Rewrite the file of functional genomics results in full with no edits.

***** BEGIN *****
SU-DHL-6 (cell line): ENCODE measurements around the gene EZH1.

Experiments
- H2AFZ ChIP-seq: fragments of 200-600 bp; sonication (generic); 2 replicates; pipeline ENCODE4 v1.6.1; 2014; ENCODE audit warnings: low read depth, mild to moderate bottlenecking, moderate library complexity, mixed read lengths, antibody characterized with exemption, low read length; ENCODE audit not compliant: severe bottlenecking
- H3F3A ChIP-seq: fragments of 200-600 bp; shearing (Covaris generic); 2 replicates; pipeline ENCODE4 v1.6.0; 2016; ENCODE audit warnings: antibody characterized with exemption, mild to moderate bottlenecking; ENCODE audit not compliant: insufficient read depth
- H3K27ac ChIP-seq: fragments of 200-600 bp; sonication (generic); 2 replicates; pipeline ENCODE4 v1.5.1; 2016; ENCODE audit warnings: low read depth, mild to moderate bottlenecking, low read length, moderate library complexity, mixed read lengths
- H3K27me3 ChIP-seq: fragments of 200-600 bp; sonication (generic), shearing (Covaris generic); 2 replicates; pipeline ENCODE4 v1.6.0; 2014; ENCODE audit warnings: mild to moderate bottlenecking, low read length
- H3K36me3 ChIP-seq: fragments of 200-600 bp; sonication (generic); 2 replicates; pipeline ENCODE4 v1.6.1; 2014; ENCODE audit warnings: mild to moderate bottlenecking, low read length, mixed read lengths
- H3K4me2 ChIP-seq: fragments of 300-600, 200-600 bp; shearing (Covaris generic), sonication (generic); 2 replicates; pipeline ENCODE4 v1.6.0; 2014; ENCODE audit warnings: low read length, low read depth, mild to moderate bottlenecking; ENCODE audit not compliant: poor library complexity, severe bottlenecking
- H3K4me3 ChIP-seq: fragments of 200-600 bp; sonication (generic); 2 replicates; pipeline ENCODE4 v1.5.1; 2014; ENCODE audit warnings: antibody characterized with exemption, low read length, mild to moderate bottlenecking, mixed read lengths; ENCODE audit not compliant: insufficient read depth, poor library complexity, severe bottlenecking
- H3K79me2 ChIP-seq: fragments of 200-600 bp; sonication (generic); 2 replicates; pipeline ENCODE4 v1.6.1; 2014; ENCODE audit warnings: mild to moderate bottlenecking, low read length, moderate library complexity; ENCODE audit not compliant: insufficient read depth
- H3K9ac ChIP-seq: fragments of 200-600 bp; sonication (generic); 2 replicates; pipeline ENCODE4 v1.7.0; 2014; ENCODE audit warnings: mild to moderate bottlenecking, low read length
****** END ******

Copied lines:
SU-DHL-6 (cell line): ENCODE measurements around the gene EZH1.

Experiments
- H2AFZ ChIP-seq: fragments of 200-600 bp; sonication (generic); 2 replicates; pipeline ENCODE4 v1.6.1; 2014; ENCODE audit warnings: low read depth, mild to moderate bottlenecking, moderate library complexity, mixed read lengths, antibody characterized with exemption, low read length; ENCODE audit not compliant: severe bottlenecking
- H3F3A ChIP-seq: fragments of 200-600 bp; shearing (Covaris generic); 2 replicates; pipeline ENCODE4 v1.6.0; 2016; ENCODE audit warnings: antibody characterized with exemption, mild to moderate bottlenecking; ENCODE audit not compliant: insufficient read depth
- H3K27ac ChIP-seq: fragments of 200-600 bp; sonication (generic); 2 replicates; pipeline ENCODE4 v1.5.1; 2016; ENCODE audit warnings: low read depth, mild to moderate bottlenecking, low read length, moderate library complexity, mixed read lengths
- H3K27me3 ChIP-seq: fragments of 200-600 bp; sonication (generic), shearing (Covaris generic); 2 replicates; pipeline ENCODE4 v1.6.0; 2014; ENCODE audit warnings: mild to moderate bottlenecking, low read length
- H3K36me3 ChIP-seq: fragments of 200-600 bp; sonication (generic); 2 replicates; pipeline ENCODE4 v1.6.1; 2014; ENCODE audit warnings: mild to moderate bottlenecking, low read length, mixed read lengths
- H3K4me2 ChIP-seq: fragments of 300-600, 200-600 bp; shearing (Covaris generic), sonication (generic); 2 replicates; pipeline ENCODE4 v1.6.0; 2014; ENCODE audit warnings: low read length, low read depth, mild to moderate bottlenecking; ENCODE audit not compliant: poor library complexity, severe bottlenecking
- H3K4me3 ChIP-seq: fragments of 200-600 bp; sonication (generic); 2 replicates; pipeline ENCODE4 v1.5.1; 2014; ENCODE audit warnings: antibody characterized with exemption, low read length, mild to moderate bottlenecking, mixed read lengths; ENCODE audit not compliant: insufficient read depth, poor library complexity, severe bottlenecking
- H3K79me2 ChIP-seq: fragments of 200-600 bp; sonication (generic); 2 replicates; pipeline ENCODE4 v1.6.1; 2014; ENCODE audit warnings: mild to moderate bottlenecking, low read length, moderate library complexity; ENCODE audit not compliant: insufficient read depth
- H3K9ac ChIP-seq: fragments of 200-600 bp; sonication (generic); 2 replicates; pipeline ENCODE4 v1.7.0; 2014; ENCODE audit warnings: mild to moderate bottlenecking, low read length